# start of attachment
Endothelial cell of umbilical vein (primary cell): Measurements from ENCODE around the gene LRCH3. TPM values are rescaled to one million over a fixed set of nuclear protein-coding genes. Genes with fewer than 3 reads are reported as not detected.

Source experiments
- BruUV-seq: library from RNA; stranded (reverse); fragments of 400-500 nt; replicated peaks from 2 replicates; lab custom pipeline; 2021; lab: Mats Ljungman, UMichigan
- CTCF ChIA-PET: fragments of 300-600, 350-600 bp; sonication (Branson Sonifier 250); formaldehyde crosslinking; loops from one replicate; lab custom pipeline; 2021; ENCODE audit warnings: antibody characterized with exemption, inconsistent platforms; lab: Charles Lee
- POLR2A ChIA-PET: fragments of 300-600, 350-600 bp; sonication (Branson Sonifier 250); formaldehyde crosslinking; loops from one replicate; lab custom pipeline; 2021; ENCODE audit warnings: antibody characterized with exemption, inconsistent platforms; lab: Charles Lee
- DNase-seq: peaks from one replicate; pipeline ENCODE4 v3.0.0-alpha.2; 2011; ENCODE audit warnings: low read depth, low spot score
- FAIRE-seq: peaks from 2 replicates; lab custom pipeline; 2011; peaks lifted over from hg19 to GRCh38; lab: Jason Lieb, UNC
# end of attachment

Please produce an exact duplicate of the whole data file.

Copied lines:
Endothelial cell of umbilical vein (primary cell): Measurements from ENCODE around the gene LRCH3. TPM values are rescaled to one million over a fixed set of nuclear protein-coding genes. Genes with fewer than 3 reads are reported as not detected.

Source experiments
- BruUV-seq: library from RNA; stranded (reverse); fragments of 400-500 nt; replicated peaks from 2 replicates; lab custom pipeline; 2021; lab: Mats Ljungman, UMichigan
- CTCF ChIA-PET: fragments of 300-600, 350-600 bp; sonication (Branson Sonifier 250); formaldehyde crosslinking; loops from one replicate; lab custom pipeline; 2021; ENCODE audit warnings: antibody characterized with exemption, inconsistent platforms; lab: Charles Lee
- POLR2A ChIA-PET: fragments of 300-600, 350-600 bp; sonication (Branson Sonifier 250); formaldehyde crosslinking; loops from one replicate; lab custom pipeline; 2021; ENCODE audit warnings: antibody characterized with exemption, inconsistent platforms; lab: Charles Lee
- DNase-seq: peaks from one replicate; pipeline ENCODE4 v3.0.0-alpha.2; 2011; ENCODE audit warnings: low read depth, low spot score
- FAIRE-seq: peaks from 2 replicates; lab custom pipeline; 2011; peaks lifted over from hg19 to GRCh38; lab: Jason Lieb, UNC